Our long, ridiculous national nightmare is over. Roger Goodell has finally—finally—made a decision on Tom Brady's appeal of a four-game suspension handed down for his role in the DeflateGate scandal: the four-game ban stands. In the statement, Goodell says that Brady "directed" that his cell phone be destroyed on or before his March 6th meeting with Ted Wells.
Goodell termed that action to be more than mere non-compliance—with an admitted request, not any kind of official or legally compulsive order—and supported a finding that Brady "sought to hide evidence of his own participation in the underlying scheme to alter the footballs." That's a real sentence issued by the National Football League.
The entire statement, courtesy of Adam Schefter can be read below:
In the opinion informing Brady that his appeal had been denied, Commissioner Goodell emphasized important new information disclosed by Brady and his representatives in connection with the hearing.
On or shortly before March 6, the day that Tom Brady met with independent investigator Ted Wells and his colleagues, Brady directed that the cell phone he had used for the prior four months be destroyed. He did so even though he was aware that the investigators had requested access to text messages and other electronic information that had been stored on that phone. During the four months that the cell phone was in use, Brady had exchanged nearly 10,000 text messages, none of which can now be retrieved from that device. The destruction of the cell phone was not disclosed until June 18, almost four months after the investigators had first sought electronic information from Brady.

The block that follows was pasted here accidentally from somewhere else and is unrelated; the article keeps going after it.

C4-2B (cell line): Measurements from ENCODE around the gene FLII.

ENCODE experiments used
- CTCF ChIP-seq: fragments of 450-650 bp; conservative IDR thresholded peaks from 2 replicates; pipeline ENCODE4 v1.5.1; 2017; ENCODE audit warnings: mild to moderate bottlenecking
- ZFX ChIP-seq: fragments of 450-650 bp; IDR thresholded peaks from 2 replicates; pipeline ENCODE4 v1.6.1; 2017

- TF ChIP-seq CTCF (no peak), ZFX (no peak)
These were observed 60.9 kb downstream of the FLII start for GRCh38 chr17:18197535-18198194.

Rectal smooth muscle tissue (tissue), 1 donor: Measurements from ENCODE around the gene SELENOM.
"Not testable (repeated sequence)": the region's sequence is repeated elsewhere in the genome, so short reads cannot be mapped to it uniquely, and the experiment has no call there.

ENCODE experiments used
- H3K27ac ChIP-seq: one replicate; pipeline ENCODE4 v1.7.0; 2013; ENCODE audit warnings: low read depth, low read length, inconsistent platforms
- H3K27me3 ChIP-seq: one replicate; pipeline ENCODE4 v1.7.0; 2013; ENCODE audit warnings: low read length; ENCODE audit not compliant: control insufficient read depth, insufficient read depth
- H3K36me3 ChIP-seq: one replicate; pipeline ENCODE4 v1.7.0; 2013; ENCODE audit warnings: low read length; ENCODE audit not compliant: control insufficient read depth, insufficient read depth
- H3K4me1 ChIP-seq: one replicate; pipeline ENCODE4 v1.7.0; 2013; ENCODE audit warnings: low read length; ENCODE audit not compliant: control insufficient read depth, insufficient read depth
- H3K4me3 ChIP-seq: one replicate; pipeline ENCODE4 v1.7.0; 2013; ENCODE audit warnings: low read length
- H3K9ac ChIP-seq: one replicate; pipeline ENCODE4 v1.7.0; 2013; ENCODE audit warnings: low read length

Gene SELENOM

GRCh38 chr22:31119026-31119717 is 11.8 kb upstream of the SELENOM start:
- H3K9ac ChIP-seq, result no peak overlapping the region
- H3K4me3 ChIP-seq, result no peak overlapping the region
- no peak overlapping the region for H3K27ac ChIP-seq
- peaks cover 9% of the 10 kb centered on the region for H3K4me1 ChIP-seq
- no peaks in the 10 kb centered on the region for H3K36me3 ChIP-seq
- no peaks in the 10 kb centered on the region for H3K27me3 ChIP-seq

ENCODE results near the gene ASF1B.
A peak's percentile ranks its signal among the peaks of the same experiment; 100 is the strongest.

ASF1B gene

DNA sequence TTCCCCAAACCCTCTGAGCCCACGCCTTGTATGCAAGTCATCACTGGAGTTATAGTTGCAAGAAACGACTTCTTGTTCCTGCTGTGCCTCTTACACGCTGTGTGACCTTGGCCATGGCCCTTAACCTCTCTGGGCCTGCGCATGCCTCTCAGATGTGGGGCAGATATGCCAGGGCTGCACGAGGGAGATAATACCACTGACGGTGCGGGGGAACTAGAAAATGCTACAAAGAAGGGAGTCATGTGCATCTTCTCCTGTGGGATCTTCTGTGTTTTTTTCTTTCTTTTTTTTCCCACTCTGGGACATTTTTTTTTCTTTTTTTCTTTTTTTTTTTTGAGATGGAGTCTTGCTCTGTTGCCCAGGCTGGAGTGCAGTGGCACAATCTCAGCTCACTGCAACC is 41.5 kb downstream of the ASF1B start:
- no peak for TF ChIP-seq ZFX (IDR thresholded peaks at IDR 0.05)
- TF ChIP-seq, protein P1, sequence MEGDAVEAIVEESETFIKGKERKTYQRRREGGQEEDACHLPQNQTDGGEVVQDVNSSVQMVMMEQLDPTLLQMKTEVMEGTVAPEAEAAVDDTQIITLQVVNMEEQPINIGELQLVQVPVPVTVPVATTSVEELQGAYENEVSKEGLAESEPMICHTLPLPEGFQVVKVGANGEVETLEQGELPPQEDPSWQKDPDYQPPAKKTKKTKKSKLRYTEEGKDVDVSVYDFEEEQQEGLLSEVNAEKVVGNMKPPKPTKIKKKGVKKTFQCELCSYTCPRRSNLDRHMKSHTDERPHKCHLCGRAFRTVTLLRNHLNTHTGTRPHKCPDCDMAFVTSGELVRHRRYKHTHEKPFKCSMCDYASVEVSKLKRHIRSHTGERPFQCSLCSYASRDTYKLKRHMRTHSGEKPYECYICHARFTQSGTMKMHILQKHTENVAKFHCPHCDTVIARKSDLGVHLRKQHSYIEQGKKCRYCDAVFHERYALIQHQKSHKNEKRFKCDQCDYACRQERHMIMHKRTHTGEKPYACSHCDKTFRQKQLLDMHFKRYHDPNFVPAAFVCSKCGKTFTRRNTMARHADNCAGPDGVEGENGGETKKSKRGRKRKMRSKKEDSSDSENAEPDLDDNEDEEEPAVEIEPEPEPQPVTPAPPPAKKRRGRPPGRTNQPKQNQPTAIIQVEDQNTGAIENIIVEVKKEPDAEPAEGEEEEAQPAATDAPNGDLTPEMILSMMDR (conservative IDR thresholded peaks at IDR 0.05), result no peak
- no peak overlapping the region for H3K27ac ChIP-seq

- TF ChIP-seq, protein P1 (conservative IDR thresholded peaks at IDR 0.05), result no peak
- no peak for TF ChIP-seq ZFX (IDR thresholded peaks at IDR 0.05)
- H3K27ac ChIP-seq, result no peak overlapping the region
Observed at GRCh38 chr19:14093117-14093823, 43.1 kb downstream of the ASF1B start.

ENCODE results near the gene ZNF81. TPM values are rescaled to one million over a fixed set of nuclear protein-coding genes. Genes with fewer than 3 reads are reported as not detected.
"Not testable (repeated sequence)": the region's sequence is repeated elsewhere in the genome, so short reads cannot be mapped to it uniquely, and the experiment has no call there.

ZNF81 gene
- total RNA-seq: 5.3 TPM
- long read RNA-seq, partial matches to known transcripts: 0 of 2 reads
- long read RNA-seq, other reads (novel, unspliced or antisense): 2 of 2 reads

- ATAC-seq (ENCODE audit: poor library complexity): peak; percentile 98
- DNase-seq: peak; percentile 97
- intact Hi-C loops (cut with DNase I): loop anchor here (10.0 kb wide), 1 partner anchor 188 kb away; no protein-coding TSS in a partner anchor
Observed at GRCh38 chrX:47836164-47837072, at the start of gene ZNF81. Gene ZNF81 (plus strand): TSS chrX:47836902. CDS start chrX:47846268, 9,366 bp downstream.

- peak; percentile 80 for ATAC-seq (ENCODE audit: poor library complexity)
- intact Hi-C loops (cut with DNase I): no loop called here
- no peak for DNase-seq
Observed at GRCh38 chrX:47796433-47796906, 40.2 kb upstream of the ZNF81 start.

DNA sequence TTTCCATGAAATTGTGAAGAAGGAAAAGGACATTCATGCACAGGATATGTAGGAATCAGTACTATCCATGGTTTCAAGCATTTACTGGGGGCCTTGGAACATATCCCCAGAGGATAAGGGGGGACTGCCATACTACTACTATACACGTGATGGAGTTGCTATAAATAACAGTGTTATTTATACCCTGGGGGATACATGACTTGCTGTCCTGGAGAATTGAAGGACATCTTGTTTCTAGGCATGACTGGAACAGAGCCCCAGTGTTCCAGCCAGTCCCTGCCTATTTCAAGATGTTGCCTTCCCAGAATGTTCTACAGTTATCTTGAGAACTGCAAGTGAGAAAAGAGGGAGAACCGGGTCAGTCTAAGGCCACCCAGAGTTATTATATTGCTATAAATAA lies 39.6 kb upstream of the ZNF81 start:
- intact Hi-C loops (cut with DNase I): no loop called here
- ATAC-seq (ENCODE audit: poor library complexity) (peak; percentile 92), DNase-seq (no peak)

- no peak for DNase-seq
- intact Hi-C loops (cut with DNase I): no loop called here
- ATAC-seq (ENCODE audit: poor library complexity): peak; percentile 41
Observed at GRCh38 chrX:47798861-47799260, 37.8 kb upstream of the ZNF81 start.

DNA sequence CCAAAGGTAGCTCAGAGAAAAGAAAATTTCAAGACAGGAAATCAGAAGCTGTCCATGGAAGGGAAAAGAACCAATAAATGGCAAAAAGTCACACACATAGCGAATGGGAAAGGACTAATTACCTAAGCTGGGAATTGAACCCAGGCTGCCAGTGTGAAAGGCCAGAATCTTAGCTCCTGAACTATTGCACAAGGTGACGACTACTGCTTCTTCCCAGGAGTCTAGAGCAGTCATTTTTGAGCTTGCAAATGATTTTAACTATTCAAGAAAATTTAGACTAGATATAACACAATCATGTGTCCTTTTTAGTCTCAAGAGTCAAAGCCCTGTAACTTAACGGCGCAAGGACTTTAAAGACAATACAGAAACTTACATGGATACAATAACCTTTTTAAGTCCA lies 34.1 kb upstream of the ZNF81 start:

Based on the Wells Report and the evidence presented at the hearing, Commissioner Goodell concluded in his decision that Brady was aware of, and took steps to support, the actions of other team employees to deflate game footballs below the levels called for by the NFL's Official Playing Rules. The commissioner found that Brady's deliberate destruction of potentially relevant evidence went beyond a mere failure to cooperate in the investigation and supported a finding that he had sought to hide evidence of his own participation in the underlying scheme to alter the footballs.
For months, Brady's team has threatened to go to court if any part of his suspension was upheld, and now it's time to put up or shut up. It should be noted that even though the actual phone was destroyed, the text messages should probably still be available from his provider, which is something that could influence the decision to go to court.